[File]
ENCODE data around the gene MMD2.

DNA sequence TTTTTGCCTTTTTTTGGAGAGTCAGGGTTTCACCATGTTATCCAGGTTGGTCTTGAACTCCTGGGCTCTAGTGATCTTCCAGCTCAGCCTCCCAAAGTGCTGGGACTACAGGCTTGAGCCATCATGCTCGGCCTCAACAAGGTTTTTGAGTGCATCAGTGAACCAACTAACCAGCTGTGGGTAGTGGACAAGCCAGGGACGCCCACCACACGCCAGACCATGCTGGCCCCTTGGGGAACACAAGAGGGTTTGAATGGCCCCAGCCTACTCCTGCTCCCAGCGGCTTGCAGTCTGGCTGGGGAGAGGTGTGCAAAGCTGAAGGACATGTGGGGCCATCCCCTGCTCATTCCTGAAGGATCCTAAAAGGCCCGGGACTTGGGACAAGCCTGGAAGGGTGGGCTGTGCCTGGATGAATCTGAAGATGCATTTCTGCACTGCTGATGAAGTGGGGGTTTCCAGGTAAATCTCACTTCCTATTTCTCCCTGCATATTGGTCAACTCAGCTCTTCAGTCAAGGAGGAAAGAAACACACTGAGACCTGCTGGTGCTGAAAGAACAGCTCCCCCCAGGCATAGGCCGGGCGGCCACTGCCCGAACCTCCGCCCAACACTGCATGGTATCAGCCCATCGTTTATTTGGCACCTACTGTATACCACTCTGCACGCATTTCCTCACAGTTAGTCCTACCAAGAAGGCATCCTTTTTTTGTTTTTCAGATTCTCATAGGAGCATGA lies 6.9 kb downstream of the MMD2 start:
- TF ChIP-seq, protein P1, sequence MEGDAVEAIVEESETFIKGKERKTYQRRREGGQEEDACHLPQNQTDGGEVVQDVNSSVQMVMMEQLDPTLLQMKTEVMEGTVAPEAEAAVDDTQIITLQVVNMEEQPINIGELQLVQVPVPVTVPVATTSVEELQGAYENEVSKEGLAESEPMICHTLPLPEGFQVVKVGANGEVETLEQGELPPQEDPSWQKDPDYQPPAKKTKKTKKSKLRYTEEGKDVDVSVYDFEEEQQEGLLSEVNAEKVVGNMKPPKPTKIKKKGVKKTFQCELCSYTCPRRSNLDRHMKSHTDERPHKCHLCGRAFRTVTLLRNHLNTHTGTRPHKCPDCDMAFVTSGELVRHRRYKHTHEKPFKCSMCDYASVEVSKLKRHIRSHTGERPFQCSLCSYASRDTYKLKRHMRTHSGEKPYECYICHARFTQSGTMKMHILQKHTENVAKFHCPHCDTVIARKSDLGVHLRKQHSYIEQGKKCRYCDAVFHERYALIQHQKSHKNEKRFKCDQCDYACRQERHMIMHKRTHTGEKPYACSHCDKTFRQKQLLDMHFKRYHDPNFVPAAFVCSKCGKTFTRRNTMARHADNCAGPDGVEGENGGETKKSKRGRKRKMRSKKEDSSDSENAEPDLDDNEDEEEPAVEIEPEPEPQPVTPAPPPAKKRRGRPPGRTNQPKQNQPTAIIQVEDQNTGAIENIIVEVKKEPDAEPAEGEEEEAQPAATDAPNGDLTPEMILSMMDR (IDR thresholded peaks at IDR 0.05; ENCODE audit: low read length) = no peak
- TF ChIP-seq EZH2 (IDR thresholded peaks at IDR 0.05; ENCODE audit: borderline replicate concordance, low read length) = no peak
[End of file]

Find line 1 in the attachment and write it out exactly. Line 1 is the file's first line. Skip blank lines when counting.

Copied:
ENCODE data around the gene MMD2.